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For a whole-house scheme, Zimmer suggests using the same three colors but varying which ones play the starring and supporting roles. If you’re thinking on a smaller scale, consider adding a single dose of a color you love to just one element in a room, such as the inside of a built-in bookcase. “Painting one surface or an interesting architectural detail is such a great way to get some bold punch,” says Ann McGuire, a color consultant for Valspar and founder of Beehive Studios. Wall colors that relate to each other draw the eye from one area to the next, creating a harmonious flow.

An entry hall and adjacent room in soft shades of complementary red and green—opposites on the color wheel—has a soothing effect. Paired with a honey-hued wood floor, the brick red and olive green work as neutral earth tones.

Here, a door casing acts as a frame, cleanly setting off the dining room’s warm yellow walls and the foyer’s cool green. A single field of color can set off a room’s best assets—both the built-in details and the artwork and furnishings you introduce. Painting the exterior wall of this all-white studio a leafy green draws attention to its peaked ceiling as well as the outside views glimpsed through the French doors and windows. Bold red on this accent wall puts the focus on a collection of framed photos while providing a warm and energizing foil to the room’s pale neutral furnishings. Here, grayish green behind the dining table helps carve out a distinct eating area within a whitewashed kitchen. While white on high may make rooms feel airier, color can add comfort and personality where it’s least expected.

Painting this tongue-and-groove ceiling bright red lowers it visually, making the glass-walled room feel cozier. A red area rug, chairs, and table lamps reinforce the effect at ground level.

An activity-oriented gathering space, the kitchen is ideal for energetic color, a lively departure from traditional white.

Saturated hues are often found in the lower portion of paint strips, with lighter tints—such as this lemony trim—at the top.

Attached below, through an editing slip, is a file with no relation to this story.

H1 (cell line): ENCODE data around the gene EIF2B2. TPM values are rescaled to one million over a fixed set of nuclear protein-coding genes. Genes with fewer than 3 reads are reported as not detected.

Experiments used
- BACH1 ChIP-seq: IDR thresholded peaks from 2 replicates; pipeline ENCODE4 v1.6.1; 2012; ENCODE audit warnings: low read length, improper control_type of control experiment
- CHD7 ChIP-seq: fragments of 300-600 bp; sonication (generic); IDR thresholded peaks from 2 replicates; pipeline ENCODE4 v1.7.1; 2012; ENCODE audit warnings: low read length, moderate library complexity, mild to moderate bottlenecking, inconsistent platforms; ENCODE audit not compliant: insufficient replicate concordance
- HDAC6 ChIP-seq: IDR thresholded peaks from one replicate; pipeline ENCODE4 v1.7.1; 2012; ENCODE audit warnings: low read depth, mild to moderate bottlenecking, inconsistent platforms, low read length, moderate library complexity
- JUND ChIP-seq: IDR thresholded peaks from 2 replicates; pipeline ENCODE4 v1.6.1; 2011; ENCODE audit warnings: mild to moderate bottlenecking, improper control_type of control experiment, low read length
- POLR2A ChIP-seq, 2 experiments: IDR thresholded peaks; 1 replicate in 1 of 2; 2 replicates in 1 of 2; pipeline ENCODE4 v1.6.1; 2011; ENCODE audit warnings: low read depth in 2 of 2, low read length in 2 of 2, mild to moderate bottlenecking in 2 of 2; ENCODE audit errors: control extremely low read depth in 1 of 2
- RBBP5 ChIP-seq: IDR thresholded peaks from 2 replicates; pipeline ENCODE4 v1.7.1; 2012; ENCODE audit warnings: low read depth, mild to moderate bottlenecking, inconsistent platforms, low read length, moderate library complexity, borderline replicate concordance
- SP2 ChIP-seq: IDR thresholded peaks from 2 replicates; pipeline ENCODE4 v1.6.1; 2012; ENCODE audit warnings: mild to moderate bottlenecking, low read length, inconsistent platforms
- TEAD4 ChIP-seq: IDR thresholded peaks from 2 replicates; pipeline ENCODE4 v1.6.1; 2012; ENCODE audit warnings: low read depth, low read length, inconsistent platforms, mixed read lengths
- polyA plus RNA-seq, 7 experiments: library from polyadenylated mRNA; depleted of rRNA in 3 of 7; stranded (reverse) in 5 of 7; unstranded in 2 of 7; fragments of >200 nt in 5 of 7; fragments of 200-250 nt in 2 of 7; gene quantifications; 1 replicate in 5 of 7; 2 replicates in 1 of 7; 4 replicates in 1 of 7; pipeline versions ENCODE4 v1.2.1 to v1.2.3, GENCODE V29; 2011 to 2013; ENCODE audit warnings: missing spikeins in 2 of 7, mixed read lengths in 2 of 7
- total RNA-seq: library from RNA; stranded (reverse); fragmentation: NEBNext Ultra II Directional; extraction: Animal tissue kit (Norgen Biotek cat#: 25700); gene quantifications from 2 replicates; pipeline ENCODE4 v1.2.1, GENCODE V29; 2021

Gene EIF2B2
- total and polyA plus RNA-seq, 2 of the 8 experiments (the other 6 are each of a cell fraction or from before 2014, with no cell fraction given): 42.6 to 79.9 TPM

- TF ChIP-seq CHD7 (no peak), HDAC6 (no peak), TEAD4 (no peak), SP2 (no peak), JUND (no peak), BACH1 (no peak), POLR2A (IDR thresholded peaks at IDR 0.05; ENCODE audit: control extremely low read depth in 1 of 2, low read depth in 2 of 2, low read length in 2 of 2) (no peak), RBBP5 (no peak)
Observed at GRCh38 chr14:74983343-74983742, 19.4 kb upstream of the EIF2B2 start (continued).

Beige walls and a caramel-tinted floor bring out the warm yellow undertones in the cabinetry’s scene-stealing green paint. Black counters and stainless-steel appliances give what might otherwise seem like an old-fashioned paint palette an updated and sophisticated look.

Red paint on the dining table and yellow on the cabinet doors’ window muntins add cheery accents for the last 10 percent. A hit of color can turn the functional elements in a room into eye-catching focal points.

A minty hue inside this corner cupboard echoes the green paint on the dining chairs and highlights the array of dishes and decorative objects displayed on the shelves.

Crisp white paint on the outside, surrounded by natural pine wall paneling, gives the built-in a fresh, cottage-style look. Painting the back panel of this shelving unit the same sunny yellow that’s used on the surrounding walls gives the built-in a light, airy look to balance the heft of the attached wardrobe. Instead of the typical arrangement of white trim set against a colored wall, a glossy pumpkin-colored paint—selected to match the laminate countertop—highlights crown molding, open shelving, and door casing.

Using the same paint for wall paneling, doors, and moldings, such as the fiery tomato gloss used here, adds drama to a room, says Debbie Zimmer.


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